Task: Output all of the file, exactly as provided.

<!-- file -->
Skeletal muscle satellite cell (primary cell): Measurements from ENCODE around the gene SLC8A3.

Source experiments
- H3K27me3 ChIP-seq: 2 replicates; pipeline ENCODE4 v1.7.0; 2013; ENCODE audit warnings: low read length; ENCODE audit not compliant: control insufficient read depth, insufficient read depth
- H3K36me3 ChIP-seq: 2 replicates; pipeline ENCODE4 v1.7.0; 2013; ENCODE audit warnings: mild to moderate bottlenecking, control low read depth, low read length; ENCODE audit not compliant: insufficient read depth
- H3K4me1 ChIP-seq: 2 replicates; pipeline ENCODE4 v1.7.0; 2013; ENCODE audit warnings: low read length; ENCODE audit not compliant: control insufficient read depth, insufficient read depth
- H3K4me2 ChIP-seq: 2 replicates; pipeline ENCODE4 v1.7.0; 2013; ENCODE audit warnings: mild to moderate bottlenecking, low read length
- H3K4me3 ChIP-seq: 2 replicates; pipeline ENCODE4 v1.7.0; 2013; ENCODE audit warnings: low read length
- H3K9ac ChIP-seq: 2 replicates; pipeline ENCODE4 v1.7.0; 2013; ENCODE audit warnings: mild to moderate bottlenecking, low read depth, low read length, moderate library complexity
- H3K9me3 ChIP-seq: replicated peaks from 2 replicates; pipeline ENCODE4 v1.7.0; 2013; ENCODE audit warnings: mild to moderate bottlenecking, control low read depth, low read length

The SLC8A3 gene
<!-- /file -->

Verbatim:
Skeletal muscle satellite cell (primary cell): Measurements from ENCODE around the gene SLC8A3.

Source experiments
- H3K27me3 ChIP-seq: 2 replicates; pipeline ENCODE4 v1.7.0; 2013; ENCODE audit warnings: low read length; ENCODE audit not compliant: control insufficient read depth, insufficient read depth
- H3K36me3 ChIP-seq: 2 replicates; pipeline ENCODE4 v1.7.0; 2013; ENCODE audit warnings: mild to moderate bottlenecking, control low read depth, low read length; ENCODE audit not compliant: insufficient read depth
- H3K4me1 ChIP-seq: 2 replicates; pipeline ENCODE4 v1.7.0; 2013; ENCODE audit warnings: low read length; ENCODE audit not compliant: control insufficient read depth, insufficient read depth
- H3K4me2 ChIP-seq: 2 replicates; pipeline ENCODE4 v1.7.0; 2013; ENCODE audit warnings: mild to moderate bottlenecking, low read length
- H3K4me3 ChIP-seq: 2 replicates; pipeline ENCODE4 v1.7.0; 2013; ENCODE audit warnings: low read length
- H3K9ac ChIP-seq: 2 replicates; pipeline ENCODE4 v1.7.0; 2013; ENCODE audit warnings: mild to moderate bottlenecking, low read depth, low read length, moderate library complexity
- H3K9me3 ChIP-seq: replicated peaks from 2 replicates; pipeline ENCODE4 v1.7.0; 2013; ENCODE audit warnings: mild to moderate bottlenecking, control low read depth, low read length

The SLC8A3 gene